My favourite member of Pop Will Eat Itself!

My favourite member of Pop Will Eat Itself!

Anyway, I was having a brilliant time until a line of very dark grey clouds appeared on the horizon and swept rapidly towards the festival, causing everyone to put their waterproofs on before it even started raining. In one song, we’d gone from sunshine to torrential rain, and I made a run for it into the craft dome. Luckily I’d already left my craft materials to the dome, and once we’d avoided a few drips and splashes inside the dome, I set up my craft workshop. There were lots of kids and parents sheltering from the rain, and making things was a welcome distraction from the downpour, even though it was difficult to talk, above the sound of rain hitting the roof of the dome, and Pop Will Eat itself still playing, not very far away on the main stage. It was good timing though, the craft session was very creative, and kept us out of the worst of the rain.

The rain had cleared in time for the Wonderstuff – yet another “grebo” band of the 90s, who reformed a few years ago now and have become Bearded Theory favourites. They played an excellent set, which I spent mostly drinking red wine and admiring violinist Erica Nockalls’ beautiful dress. I swear she’s had a new hairstyle every time I’ve seen the Wonderstuff. I didn’t manage to see the Wonderstuff in the 90s, although they reached stadium-filling status, but I’ve made up for it since. And they never disappoint, playing some great new material, as well as old hits. There were also a crowd of mud-covered revellers, hugging everyone else and spreading the mud around a bit – but I didn’t mind, although I had mud on my glasses for a couple of weeks without noticing!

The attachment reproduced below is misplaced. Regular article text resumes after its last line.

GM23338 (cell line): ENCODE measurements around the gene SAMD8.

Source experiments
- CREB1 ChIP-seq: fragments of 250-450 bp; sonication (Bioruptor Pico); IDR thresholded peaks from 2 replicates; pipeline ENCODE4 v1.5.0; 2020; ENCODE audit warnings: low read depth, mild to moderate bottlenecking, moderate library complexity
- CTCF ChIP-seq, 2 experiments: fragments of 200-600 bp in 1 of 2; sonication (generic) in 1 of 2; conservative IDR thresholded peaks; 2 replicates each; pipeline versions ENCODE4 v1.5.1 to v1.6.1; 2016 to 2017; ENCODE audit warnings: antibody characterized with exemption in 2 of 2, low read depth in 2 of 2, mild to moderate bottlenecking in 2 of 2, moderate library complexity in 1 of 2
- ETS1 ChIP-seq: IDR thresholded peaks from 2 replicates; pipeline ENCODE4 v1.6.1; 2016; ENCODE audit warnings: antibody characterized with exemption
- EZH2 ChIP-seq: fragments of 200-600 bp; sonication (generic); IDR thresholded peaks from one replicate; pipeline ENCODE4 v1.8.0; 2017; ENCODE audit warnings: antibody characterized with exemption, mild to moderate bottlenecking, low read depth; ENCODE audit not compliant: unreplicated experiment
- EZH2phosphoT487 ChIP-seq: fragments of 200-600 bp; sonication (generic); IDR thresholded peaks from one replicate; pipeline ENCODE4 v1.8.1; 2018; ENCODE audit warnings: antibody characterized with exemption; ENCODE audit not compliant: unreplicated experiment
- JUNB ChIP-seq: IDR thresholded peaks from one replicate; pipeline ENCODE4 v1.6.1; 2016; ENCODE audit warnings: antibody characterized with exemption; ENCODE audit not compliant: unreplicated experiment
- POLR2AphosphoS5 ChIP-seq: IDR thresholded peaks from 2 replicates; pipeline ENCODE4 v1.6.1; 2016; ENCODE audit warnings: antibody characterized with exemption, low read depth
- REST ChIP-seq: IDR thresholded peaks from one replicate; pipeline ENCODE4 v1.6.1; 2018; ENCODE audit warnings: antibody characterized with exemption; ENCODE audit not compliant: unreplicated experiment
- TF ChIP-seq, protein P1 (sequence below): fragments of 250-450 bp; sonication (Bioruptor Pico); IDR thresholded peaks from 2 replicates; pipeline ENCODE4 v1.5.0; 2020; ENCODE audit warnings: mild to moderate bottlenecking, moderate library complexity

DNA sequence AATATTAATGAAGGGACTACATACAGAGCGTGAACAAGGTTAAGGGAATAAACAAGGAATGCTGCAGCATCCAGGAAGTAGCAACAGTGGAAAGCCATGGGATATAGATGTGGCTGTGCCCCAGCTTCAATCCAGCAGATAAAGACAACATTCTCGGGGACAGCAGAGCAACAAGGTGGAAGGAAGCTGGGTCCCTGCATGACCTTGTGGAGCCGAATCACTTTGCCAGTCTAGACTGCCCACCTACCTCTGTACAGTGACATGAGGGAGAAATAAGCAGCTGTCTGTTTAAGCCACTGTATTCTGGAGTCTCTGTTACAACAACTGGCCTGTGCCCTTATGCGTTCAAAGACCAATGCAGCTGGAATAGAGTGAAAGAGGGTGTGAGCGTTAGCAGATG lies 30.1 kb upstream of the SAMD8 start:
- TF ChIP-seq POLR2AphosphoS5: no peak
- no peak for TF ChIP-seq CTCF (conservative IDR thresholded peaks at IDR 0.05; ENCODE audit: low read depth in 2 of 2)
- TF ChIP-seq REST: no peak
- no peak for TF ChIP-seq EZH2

The Saturday headliners were the Stranglers, a band who emerged in the punk era, but with a much wider set of influences, from psychedelia to jazz, all played with a gothic, yet witty edge. They were fantastic, and surprisingly good to dance to as they played a brilliant “greatest hits” show.

The Stranglers - a classic set!

The Stranglers – a classic set!

And the live music on Saturday hadn’t ended yet. I teamed up with some Oxfam friends in the dance tent, and we decided to go over to the Locked in the Woods stage to see what was happening. We were lucky enough to catch the secret set by 3 Daft Monkeys, a folky, stompy, wonderful festival band (one of my Oxfam friends, Roxanne, took the photograph for the cover of one of their albums, and is a massive fan of the band) so it was a brilliant surprise.

On Sunday morning, my crafting workshop ended up with me making a prehistoric scene with a boy who was obsessed by Jurassic Park, complete with a flying pterodactyl! I hoped it wouldn’t rain again, as the river Trent had risen higher and higher up its banks and was flowing very fast. But I decided to ignore it!

Jurrassic Park! Complete with Bearded jellyfish in the lake.